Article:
Durham Region’s November 2012 battery recycling pilot project has set a Guinness World Record for the most batteries collected in 24 hours.
The Regional Municipality of Durham, Ontario’s Works Department received accolades on March 6, 2013 at Durham’s Regional Council meeting. The record haul totaled 5,090 kilograms of batteries, smashing the previous record of 181.8 kg. This was part of 23.94 tonnes of batteries collected over the course of the week.
“On behalf of The Regional Municipality of Durham, I am proud to say we are leaders in waste diversion and we have the Guinness World Record to prove it,” said Roger Anderson, regional chair and CEO, in as statement to media. “Every municipality participated in the collection, so it truly is Durham’s record. Thanks to everyone who helped to contribute to the recycling program and make this new world record a reality.”
Durham Region set out to collect the most batteries in a 24-hour period during a special curbside battery recycling pilot program in November 2012. The pilot program allows Durham residents to place their intact, single-use household batteries in specially-designed battery bags and put them on top of blue box materials during special collection weeks.
“Not only is Durham Region the first regional municipality in Ontario to offer such an extensive curbside battery collection program, but we set a world record, putting us on the map internationally for our waste diversion efforts,” said Cliff Curtis, Commissioner of Works for the region “We’ve received calls from other municipalities across the province and around the world since the pilot program was launched, asking for advice on how to start their own battery collection program.”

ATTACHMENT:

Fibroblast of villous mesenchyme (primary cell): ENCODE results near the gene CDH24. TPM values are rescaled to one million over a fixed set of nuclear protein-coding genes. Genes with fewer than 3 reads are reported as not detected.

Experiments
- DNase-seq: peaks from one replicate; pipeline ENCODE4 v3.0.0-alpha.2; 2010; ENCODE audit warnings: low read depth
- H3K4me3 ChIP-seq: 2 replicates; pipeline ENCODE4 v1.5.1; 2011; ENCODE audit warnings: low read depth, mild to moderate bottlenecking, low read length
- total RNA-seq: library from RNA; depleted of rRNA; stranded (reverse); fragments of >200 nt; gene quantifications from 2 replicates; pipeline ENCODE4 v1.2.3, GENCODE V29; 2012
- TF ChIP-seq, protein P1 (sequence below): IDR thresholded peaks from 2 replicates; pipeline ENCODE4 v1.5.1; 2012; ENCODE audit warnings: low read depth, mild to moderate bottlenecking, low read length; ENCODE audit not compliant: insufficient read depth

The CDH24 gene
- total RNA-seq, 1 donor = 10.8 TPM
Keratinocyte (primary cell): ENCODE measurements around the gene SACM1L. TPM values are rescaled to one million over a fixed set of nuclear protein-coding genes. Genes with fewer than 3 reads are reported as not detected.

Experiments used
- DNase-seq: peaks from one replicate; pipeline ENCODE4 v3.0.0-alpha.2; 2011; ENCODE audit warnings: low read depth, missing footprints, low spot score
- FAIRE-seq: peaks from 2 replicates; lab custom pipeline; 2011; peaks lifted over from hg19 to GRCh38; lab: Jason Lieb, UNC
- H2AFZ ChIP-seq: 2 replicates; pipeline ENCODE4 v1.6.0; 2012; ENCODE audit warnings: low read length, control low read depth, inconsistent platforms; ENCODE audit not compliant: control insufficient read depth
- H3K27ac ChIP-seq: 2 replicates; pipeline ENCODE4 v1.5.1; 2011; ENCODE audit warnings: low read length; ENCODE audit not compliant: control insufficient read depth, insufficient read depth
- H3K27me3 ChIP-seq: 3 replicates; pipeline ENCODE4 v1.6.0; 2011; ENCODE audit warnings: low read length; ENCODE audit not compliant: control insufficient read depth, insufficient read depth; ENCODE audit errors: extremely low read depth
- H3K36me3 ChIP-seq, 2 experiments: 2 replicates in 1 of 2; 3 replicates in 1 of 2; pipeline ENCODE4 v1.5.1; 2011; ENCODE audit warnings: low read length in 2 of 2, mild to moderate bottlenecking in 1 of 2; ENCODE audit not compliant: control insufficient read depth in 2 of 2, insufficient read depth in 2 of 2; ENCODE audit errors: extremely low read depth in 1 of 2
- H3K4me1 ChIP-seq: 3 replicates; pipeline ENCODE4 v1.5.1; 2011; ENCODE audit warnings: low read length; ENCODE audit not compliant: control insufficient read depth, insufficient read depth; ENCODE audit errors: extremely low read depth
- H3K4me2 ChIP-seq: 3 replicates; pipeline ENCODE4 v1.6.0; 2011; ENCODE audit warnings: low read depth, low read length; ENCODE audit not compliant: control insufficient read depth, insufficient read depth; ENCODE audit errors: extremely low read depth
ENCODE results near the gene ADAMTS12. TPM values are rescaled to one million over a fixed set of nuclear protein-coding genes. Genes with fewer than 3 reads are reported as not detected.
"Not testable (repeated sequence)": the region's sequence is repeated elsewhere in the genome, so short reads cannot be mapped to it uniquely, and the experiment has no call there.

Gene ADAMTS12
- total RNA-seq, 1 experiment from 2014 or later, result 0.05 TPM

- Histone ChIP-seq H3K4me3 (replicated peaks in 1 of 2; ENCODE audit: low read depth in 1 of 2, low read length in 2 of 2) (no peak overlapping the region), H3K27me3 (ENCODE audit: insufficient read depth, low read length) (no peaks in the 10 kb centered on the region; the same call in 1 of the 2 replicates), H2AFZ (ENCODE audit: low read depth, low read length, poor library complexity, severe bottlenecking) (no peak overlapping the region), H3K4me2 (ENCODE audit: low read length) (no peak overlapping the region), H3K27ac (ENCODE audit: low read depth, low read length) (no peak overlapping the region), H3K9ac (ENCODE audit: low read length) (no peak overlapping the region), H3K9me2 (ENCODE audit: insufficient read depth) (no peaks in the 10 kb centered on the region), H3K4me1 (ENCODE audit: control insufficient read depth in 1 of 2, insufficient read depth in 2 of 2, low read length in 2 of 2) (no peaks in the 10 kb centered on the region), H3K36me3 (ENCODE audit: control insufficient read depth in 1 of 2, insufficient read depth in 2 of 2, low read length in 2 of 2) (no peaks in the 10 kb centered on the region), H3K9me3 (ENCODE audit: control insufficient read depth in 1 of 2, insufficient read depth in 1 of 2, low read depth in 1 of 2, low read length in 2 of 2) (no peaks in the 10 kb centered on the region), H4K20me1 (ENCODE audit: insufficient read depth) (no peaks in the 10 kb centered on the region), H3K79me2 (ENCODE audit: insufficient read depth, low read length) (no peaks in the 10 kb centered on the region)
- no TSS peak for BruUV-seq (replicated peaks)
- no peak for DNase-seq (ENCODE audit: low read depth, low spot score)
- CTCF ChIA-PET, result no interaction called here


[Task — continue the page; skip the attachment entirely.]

The second phase of the battery recycling pilot program takes place the week of March 18, 2013. Residents will again receive a bag with bright orange markings; it will be affixed to their blue box. Batteries should be placed in the battery bag, and then put out at the curb on top of blue box materials on their designated collection day.
Residents who miss the collection date or do not have curbside collection service from the Region of Durham, are encouraged to visit www.makethedrop.ca to find the nearest battery recycling drop-off location that can be used any time of the year.
Batteries should be stored in a cool, dry location, away from any flammable material, prior to disposal. During storage, battery terminals should not be in contact with conductive materials. The terminals on nine-volt batteries, in particular, should be covered prior to storage. Learn more about safe battery storage and disposal at www.hrsdc.gc.ca by clicking on Fire Protection > Federal Fire Protection Policies, Standards and Technical Documents > Technical Documents > Safe Storage, Use and Disposal of Batteries.
“We are happy to report an 11.3 per cent participation rate from residents during the first collection period, and hope that number will be even higher during our second collection period this month,” said Peter Veiga, Waste Management Supervisor. “Remember that 86 per cent of a battery is recoverable and recyclable, and batteries do not belong in the garbage.”
The Region of Durham’s Battery Recycling Pilot Program, “Batteries Dead? Recycle Instead!” is part of Orange Drop, a program operated by Stewardship Ontario. For more information on this pilot program or other waste initiatives, please visitwww.durham.ca/battery.